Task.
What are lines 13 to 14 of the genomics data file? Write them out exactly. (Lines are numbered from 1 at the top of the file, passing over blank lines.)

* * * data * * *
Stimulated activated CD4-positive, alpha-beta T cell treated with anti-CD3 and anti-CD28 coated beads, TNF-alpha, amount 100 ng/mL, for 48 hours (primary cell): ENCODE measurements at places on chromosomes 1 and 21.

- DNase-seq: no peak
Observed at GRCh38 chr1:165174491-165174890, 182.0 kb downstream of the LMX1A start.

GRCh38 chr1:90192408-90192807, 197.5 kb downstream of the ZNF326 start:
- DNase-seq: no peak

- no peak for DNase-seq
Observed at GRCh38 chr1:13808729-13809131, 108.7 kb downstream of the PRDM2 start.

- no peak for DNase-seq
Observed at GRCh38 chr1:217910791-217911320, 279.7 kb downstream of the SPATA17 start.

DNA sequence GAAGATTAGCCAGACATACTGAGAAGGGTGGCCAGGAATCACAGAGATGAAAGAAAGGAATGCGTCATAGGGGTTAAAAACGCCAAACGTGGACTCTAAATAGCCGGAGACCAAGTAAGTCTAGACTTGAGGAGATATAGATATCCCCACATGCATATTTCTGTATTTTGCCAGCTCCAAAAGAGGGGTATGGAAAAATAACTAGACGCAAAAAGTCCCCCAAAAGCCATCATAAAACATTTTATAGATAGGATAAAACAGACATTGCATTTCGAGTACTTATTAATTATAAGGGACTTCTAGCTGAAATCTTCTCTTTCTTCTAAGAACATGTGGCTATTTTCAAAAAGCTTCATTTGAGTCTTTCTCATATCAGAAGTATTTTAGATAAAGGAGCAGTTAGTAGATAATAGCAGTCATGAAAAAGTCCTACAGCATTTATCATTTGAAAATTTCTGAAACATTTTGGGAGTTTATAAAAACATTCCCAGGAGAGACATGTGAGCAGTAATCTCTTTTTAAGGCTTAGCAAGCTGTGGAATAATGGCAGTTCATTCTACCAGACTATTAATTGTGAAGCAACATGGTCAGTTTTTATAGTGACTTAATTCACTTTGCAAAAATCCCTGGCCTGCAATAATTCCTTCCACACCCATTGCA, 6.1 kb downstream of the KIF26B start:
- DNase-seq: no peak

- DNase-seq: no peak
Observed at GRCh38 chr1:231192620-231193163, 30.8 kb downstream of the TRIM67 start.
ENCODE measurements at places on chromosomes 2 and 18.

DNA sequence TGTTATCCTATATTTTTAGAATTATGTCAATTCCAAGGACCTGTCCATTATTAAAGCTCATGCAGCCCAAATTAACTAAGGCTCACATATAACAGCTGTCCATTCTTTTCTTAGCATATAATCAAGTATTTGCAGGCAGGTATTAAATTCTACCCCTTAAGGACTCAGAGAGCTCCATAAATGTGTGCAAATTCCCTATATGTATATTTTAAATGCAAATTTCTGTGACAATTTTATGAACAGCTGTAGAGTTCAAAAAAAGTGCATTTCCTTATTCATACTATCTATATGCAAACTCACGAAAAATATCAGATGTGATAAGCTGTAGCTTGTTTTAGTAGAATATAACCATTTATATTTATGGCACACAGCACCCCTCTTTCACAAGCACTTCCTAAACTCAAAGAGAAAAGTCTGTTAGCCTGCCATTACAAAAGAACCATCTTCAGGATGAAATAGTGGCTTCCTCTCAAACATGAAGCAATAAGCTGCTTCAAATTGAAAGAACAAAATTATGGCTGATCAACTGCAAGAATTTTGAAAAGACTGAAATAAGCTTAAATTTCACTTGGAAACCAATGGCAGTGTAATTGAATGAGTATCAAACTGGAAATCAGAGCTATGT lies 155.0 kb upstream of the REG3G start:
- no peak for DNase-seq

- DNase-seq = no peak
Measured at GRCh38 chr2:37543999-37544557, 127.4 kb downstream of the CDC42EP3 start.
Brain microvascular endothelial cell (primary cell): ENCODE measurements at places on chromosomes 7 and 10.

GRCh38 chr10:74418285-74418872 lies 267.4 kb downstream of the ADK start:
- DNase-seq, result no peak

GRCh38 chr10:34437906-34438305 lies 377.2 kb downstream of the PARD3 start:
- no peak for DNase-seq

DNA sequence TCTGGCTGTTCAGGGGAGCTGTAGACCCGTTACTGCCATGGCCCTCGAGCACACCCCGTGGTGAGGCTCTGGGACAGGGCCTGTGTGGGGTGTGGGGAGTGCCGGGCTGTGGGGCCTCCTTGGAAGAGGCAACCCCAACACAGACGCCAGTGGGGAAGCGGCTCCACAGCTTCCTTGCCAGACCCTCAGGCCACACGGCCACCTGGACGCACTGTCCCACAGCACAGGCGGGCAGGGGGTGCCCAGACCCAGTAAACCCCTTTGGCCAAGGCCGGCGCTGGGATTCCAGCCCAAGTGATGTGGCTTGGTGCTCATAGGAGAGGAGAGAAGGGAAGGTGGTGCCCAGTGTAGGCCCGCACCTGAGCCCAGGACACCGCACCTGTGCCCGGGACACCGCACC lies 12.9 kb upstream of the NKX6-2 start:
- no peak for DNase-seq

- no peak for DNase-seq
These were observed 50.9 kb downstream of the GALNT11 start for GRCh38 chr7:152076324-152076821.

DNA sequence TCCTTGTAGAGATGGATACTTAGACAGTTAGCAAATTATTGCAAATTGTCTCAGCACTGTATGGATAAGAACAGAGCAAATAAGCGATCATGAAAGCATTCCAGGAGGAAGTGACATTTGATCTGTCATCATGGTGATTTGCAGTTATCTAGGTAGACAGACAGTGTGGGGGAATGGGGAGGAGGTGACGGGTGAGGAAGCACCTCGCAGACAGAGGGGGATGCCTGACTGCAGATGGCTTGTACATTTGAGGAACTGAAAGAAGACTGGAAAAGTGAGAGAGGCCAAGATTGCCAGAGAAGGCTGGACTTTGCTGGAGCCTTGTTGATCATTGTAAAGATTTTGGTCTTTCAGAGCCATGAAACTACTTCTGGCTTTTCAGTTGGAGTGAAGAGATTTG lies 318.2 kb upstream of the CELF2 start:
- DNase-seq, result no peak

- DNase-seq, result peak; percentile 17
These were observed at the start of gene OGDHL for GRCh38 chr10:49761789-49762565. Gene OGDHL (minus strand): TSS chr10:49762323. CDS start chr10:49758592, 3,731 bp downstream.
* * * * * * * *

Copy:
Observed at GRCh38 chr1:231192620-231193163, 30.8 kb downstream of the TRIM67 start.
ENCODE measurements at places on chromosomes 2 and 18.